Why Python great Eric Idle’s autobiography isn’t all about himby Russell Baillie
It’s just that his autobiography, Always Look on the Bright Side of Life, is a celebrity memoir featuring rather a lot of other celebrities. What a cast. There’s David Bowie and Mick Jagger carrying Idle’s wedding cake. There’s Idle at Bowie’s wedding. There’s Idle with George Harrison, who put his Beatle money into Monty Python films, became a good mate and cameoed in the Fab Four satire and early mockumentary All You Need is Cash (“It was one of the best shows I ever wrote and directed”).
On some pages, the load of illustrious names suggests the book should have been printed on red carpet and delivered by limousine. Idle makes fun of it, though. Chapter 20 begins: “I have many people in my life and, sadly, many of them were not famous. I agree it’s not their fault, though they might have tried harder.”
But when you start a question about all those names dropped, Idle jumps right in. “Well, I tried to write about dull people who lived in New Zealand but I thought I am not going to do that,” he says in that jovially sarcastic way of his.
“Remember this, Lytton Strachey wrote Eminent Victorians, he didn’t write about extremely dull Victorians nobody has heard of.”
Er, quite. The first half of the book is a breezy dash from being a wartime baby, boarding school, finding his comedy feet at Cambridge and writing for radio and television, to the stars aligning for Monty Python’s Flying Circus on television, then movies. The famous friendships dominate the second half (Prince Charles once asked Idle to be his jester over dinner at Billy Connolly’s place), as does the late-career Broadway success of his musical Spamalot. Idle also reflects on directing the 2014 Python London stage reunion and, soon after, recounts a side trip to Palmerston North. There, while on tour with John Cleese two years ago, he scaled Mt Cleese, the mound of landfill so named at the suggestion of John Clarke after Cleese said unkind things about the Manawatu metropolis. Idle had his photo taken on the summit, complete with the sign installed by the local council.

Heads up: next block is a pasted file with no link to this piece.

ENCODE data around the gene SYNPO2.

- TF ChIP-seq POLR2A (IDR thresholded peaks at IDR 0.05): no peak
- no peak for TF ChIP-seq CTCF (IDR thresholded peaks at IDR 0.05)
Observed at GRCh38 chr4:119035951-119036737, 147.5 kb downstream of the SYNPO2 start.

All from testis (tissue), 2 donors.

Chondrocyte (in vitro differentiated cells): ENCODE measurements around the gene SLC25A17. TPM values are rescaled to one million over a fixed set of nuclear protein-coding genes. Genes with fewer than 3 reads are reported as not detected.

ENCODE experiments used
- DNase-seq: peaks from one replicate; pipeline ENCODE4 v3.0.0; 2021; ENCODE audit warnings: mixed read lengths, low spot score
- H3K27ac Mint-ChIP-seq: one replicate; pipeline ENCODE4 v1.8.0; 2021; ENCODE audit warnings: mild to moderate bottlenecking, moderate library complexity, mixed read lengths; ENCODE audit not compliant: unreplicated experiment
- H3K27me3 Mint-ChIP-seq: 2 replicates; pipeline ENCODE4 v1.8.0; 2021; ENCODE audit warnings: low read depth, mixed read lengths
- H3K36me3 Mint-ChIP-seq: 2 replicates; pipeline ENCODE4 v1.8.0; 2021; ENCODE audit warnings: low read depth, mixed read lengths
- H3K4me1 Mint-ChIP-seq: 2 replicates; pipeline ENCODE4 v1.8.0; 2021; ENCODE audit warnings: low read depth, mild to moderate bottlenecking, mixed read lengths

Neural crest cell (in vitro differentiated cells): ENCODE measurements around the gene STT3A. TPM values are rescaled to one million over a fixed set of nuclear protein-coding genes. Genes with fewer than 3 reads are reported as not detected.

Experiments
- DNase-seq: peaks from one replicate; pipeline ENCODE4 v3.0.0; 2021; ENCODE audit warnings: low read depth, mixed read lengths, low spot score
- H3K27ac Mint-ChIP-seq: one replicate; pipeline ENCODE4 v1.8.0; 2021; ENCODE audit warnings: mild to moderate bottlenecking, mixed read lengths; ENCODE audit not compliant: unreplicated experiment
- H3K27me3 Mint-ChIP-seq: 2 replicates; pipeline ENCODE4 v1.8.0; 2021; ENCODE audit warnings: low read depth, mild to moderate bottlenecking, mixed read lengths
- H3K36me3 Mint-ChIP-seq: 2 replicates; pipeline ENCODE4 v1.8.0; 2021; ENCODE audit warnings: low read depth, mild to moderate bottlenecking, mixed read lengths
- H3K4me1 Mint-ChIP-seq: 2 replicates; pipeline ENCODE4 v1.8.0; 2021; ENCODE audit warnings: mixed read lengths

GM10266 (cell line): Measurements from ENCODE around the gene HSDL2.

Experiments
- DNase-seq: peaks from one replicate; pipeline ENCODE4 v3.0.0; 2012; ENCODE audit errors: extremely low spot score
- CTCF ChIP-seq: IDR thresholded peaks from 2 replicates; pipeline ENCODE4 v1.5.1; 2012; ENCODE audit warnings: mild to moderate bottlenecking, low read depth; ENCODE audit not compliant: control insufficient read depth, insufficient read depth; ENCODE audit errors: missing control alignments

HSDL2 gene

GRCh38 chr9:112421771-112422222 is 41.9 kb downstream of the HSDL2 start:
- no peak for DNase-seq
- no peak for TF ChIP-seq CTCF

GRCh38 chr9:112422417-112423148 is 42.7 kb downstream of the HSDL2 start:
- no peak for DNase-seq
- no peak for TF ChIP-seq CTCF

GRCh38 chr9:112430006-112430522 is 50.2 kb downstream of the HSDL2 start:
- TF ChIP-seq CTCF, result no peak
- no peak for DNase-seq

“I was able to tell John the name was clever abuse from a funny Antipodean. He was a lot happier then.”
The initial impetus for the autobiography, Idle says, was Python’s 50th birthday next year.
“I thought, I had better be prepared, and if I’ve done my book I can say ‘see page 226’.” It follows recent memoirs from Cleese and Terry Gilliam and multiple earlier volumes from Michael Palin. (“He never stops. It’s all about him, modest little fellow.”) It wasn’t a book deal that got him started. He wrote it, edited it and sold it to the highest bidder.
“It’s not like you are bullshitting them six months ahead saying this will be about this, that and the other. They just read it and either they like it or they don’t.
“I don’t like people employing me. I can’t stand people trying to help me.”
As he wrote and redrafted, he found the book wasn’t just about him and his famous mates. He’s talking about his generation. “I’m privileged to belong to it and we, of course, were the comedians. The rock ’n’ roll people had been on the road since 16, but we didn’t get to work professionally until we were about 24 or 25, when we were lucky enough to go into television because it was wide open.
“The thing is, we were hunted down by all the rock stars. It wasn’t the other way round. I was at a time in my life when I was able to go out and play. I wasn’t encumbered by a wife so I was able to accept their invitations and I had a great deal of fun doing it … and I only like funny people or people who play guitars.”
Always Look on the Bright Side of Life: A Sortabiography by Eric Idle (Orion/Hachette, $37.99)
This article was first published in the December 15, 2018 issue of the New Zealand Listener.
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